Tuesday, 18 May 2010

Against The Grain

I have never been one to conform to any particular fashion, I like to mix things up: a pair of polished brown 'oxfords', jeans and an Oswald Boateng suit jacket; an old triathlon T-shirt under a cardigan with a pair of chinos... There is a constant though, I like quality. That does not mean expensive, it just means 'right' : the right materials, the right cut and the right colour. It simply goes against the grain for me to wear something that I do not feel reflects who I am. Photography is the same, it does not matter what the technique is, what the equipment is or what the materials are - if they are the right technique, equipment and materials for the job in hand.

Over the years the big film manufacturers have launched many new types of film, there are even now new products appearing (though not nearly as fast as others are disappearing). Almost every time over the last 28 years that one of these announcements has been made, the phrase 'new finer grain' (or some variation of it) has been included in the marketing - and each time my heart sinks... What is wrong with grain? It is the stuff of photography in the most fundamental way. Grain is what we expose, it is the magic stuff that captures the picture that we have imagined - we hope. I always longed for the time when one of the big film companies would say "we have developed a new film that has a coarser grain structure but is just looks really good so we decided we would put it into production anyway"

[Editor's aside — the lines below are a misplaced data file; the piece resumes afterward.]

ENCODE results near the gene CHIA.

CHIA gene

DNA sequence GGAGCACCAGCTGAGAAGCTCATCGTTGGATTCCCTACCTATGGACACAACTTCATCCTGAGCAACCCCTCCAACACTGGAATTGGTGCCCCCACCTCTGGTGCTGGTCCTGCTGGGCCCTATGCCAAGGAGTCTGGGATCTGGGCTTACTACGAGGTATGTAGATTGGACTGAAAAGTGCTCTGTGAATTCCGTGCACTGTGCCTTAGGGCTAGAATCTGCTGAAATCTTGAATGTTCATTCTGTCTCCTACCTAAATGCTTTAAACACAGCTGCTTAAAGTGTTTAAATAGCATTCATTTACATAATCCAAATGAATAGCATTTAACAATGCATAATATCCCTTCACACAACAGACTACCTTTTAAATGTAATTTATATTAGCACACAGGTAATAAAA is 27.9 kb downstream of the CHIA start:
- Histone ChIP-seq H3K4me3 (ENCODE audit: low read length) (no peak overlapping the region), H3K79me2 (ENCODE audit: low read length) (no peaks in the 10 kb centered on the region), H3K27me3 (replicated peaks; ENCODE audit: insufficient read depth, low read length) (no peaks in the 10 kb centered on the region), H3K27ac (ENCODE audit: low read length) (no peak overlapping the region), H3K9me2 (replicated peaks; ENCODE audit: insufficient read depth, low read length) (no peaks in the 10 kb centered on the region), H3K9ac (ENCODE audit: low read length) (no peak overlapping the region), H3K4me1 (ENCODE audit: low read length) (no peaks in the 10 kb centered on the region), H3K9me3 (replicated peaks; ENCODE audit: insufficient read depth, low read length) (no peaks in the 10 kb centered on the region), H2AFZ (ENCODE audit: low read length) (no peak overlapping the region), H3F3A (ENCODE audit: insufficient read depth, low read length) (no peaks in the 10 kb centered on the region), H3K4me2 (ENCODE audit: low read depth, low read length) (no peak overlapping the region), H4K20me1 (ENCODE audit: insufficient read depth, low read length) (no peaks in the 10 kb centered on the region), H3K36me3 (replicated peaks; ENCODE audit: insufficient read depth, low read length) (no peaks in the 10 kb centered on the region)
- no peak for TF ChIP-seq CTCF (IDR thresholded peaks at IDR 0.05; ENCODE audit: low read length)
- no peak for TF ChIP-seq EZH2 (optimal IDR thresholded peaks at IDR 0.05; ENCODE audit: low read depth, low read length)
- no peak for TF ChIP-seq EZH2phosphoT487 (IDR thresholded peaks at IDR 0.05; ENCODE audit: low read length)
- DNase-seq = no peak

Interestingly there was not universal acceptance of their 'progress', many of the old favorites endured despite new films coming out just because people liked the way that they looked in the final result. TriX and HP5 are still popular despite the availability of TMAX400 and Delta 400. Ektachrome 64 lasted for many years after Ektachrome 100 and Ektachrome 100 plus came out. That does not mean that the new films were not better, they were just different and change is not always what people want.

Now of course grain is disappearing for another reason. Digital photography does not have 'grain' it has two other things: pixels and noise. Pixels are not like grain in that they have symmetry, once they are big enough to see there is no escaping from them, their ordered rows become dominant until you 'process' them away. Noise is much more like grain, it is irregular and it increases as the light levels decrease but it is not as pretty as grain. No, for digital grain you need to launch Photoshop, to deliberately degrade your image with a layer or a filter to give the 'simulation' of grain. That, for me at least, goes against the grain.

These pictures here are totally genuine. I have used photoshop to adjust the colour slightly, the contrast slightly and the sharpness because if you don't they loose what they had in the original. I also 'spotted' them because my scanner gives me very spotty results. The grain though is Kodak Portra 800 35mm, shot with a Holga 35BC camera and processed by www.wedevelopfilm.co.uk. I cannot deny that when I looked at them I was both delighted and rather surprised at how well they had come out.

Grain is the

photo- grapher's friend. particularly when the subject is abstract, I have always felt that a photograph needs something sharp in it, this does not have to be the whole image but the eye needs something to latch onto before the brain can say "hmm that's a nice picture..." But just once in a while the sharp thing can be the grain itself, it takes a little bravery to show someone a picture that is not sharp but if you get it right there's no need to feel that it goes against the grain...

1 comment:

  1. You're right! Grain can be beautiful.